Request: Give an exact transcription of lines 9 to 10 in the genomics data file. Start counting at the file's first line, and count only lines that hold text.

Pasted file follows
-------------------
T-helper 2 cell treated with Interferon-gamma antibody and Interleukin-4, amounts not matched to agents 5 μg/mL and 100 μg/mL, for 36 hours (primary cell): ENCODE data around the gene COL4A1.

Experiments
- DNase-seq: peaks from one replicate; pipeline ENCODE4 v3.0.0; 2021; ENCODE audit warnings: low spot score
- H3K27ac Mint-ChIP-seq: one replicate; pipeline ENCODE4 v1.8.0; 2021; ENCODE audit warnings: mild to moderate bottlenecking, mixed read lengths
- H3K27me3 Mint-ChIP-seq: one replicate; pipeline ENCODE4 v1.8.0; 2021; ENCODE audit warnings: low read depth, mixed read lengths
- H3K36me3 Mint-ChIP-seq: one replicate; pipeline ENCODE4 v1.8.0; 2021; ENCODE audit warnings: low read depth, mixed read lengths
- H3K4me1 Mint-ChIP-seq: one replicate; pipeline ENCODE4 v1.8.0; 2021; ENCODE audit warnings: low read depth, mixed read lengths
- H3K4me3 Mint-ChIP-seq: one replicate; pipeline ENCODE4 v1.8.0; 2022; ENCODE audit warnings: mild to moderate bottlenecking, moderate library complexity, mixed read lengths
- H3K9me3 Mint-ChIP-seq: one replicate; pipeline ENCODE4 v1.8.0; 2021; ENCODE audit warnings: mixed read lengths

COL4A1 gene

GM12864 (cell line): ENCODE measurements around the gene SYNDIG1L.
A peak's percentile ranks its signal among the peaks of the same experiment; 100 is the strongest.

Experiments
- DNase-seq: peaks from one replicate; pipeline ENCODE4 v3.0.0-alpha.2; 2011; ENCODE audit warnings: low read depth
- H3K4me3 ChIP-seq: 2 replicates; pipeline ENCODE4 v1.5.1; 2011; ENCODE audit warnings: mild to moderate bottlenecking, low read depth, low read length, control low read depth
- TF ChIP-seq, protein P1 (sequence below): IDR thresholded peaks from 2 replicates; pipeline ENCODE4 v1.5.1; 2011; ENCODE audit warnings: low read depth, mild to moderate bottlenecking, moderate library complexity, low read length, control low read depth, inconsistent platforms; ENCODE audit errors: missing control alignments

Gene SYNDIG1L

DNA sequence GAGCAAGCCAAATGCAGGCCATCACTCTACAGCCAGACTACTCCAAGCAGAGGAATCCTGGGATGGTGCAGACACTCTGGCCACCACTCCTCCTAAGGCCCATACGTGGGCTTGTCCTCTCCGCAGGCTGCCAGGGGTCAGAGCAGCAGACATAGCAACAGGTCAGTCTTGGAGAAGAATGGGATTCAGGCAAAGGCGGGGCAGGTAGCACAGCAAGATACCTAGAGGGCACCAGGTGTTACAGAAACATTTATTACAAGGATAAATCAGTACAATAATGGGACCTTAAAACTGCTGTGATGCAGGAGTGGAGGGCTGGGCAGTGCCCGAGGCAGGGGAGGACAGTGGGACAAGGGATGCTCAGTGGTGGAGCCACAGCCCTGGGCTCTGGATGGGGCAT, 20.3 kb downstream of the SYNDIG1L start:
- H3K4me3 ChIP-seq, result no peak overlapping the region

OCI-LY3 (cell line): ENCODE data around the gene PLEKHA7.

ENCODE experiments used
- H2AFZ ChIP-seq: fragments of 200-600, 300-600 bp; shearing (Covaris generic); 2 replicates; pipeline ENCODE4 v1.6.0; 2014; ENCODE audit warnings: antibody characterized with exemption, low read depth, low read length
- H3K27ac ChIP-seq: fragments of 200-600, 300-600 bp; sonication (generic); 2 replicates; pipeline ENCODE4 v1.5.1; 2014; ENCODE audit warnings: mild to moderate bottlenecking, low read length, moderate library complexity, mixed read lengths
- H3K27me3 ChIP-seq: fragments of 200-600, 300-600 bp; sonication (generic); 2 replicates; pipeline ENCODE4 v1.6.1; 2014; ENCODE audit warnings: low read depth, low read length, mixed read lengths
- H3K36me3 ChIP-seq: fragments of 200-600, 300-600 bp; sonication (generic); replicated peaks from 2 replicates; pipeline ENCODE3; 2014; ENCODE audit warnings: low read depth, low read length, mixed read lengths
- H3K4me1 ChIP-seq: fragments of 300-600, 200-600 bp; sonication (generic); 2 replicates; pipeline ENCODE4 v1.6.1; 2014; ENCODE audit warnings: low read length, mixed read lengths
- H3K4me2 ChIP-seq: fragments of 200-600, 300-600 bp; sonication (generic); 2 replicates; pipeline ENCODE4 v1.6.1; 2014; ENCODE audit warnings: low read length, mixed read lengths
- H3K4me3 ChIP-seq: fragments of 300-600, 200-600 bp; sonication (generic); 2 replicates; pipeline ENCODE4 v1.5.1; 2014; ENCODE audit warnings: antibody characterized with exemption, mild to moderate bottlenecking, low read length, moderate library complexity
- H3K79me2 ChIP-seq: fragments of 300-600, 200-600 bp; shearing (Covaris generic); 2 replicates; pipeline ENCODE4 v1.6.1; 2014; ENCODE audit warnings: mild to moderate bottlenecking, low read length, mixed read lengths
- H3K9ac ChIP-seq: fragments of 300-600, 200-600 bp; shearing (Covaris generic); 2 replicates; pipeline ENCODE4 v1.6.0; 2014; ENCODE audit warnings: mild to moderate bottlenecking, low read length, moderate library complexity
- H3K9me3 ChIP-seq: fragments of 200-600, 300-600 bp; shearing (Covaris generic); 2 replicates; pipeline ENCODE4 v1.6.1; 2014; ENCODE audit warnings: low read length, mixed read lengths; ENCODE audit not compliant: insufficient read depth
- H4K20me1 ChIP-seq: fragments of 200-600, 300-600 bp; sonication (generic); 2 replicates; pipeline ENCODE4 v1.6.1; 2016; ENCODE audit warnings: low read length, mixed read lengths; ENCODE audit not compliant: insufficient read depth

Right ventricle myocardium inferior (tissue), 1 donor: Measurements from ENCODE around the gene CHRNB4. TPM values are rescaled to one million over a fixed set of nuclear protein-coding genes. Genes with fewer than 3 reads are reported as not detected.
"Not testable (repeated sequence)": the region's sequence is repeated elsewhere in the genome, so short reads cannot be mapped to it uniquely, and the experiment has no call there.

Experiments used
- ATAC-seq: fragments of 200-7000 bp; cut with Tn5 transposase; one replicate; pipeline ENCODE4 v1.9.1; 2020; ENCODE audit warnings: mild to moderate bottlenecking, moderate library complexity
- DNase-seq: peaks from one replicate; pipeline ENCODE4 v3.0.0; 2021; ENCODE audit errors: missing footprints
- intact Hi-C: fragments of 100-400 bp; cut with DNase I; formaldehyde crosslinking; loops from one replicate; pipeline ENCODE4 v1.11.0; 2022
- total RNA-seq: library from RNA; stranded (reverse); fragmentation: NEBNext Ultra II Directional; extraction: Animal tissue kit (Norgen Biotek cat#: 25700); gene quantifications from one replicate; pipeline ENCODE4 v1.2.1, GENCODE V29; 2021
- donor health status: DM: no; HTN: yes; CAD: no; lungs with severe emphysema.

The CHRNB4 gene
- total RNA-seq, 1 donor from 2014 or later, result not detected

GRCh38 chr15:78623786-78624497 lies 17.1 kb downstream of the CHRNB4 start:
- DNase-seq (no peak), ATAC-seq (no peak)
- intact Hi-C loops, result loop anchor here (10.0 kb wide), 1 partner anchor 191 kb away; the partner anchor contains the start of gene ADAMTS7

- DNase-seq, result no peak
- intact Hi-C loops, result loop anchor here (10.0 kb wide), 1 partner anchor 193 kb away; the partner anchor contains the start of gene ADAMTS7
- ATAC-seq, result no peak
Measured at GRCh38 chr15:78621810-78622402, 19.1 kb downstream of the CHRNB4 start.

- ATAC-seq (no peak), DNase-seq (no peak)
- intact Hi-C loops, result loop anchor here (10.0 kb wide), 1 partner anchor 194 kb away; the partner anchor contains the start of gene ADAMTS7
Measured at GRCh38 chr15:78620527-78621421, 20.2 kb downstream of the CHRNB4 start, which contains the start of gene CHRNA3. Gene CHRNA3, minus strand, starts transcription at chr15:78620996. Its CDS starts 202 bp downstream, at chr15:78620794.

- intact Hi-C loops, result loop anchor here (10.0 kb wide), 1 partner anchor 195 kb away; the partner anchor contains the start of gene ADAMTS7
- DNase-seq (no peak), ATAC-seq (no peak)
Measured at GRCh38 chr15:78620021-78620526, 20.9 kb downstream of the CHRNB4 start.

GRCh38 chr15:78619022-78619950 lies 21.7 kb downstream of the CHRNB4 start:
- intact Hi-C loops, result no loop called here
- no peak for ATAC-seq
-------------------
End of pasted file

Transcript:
- H3K9me3 Mint-ChIP-seq: one replicate; pipeline ENCODE4 v1.8.0; 2021; ENCODE audit warnings: mixed read lengths

COL4A1 gene